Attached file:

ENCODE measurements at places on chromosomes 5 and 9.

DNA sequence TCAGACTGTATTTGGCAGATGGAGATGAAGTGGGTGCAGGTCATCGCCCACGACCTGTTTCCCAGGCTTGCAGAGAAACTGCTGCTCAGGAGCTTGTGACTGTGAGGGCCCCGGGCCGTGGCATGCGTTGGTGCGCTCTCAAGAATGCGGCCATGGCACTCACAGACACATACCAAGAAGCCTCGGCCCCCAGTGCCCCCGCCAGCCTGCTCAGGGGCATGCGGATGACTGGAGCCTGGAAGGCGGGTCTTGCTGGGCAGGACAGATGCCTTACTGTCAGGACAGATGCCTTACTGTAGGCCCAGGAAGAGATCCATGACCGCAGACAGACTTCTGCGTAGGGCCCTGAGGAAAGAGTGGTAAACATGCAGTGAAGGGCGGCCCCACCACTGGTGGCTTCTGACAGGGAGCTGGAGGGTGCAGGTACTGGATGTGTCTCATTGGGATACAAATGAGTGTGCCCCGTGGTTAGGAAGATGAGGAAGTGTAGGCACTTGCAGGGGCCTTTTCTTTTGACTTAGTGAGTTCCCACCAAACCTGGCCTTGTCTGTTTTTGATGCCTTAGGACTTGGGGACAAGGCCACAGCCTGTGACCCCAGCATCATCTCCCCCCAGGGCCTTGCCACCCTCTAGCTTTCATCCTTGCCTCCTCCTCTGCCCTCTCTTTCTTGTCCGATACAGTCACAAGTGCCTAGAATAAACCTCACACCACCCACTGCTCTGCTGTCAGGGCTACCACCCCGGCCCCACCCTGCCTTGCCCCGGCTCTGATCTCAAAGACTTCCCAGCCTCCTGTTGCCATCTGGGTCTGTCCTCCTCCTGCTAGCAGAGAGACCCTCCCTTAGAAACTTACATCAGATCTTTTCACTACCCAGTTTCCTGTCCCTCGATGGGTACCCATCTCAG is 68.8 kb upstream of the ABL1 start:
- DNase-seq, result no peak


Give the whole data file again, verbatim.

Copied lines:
ENCODE measurements at places on chromosomes 5 and 9.

DNA sequence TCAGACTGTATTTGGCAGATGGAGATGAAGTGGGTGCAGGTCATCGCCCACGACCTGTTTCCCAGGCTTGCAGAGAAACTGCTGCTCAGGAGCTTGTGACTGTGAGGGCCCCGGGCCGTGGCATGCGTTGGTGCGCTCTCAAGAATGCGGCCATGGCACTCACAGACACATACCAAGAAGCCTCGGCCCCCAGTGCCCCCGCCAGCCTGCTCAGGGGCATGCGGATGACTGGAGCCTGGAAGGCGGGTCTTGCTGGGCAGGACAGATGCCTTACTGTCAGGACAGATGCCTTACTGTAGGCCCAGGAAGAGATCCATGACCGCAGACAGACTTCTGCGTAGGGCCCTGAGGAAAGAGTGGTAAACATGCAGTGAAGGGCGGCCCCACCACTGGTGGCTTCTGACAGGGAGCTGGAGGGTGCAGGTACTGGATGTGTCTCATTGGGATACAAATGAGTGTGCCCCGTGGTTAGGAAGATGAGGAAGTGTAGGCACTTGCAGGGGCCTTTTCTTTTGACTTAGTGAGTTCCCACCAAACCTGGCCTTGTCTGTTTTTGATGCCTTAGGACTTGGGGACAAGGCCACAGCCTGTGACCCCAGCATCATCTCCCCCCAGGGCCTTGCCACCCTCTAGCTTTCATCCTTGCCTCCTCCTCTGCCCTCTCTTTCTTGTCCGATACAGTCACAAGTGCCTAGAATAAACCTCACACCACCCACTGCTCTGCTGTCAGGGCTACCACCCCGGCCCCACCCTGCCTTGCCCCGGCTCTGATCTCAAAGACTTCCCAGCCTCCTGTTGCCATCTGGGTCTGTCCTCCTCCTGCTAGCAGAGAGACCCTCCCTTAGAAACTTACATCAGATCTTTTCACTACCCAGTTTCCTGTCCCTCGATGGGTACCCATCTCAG is 68.8 kb upstream of the ABL1 start:
- DNase-seq, result no peak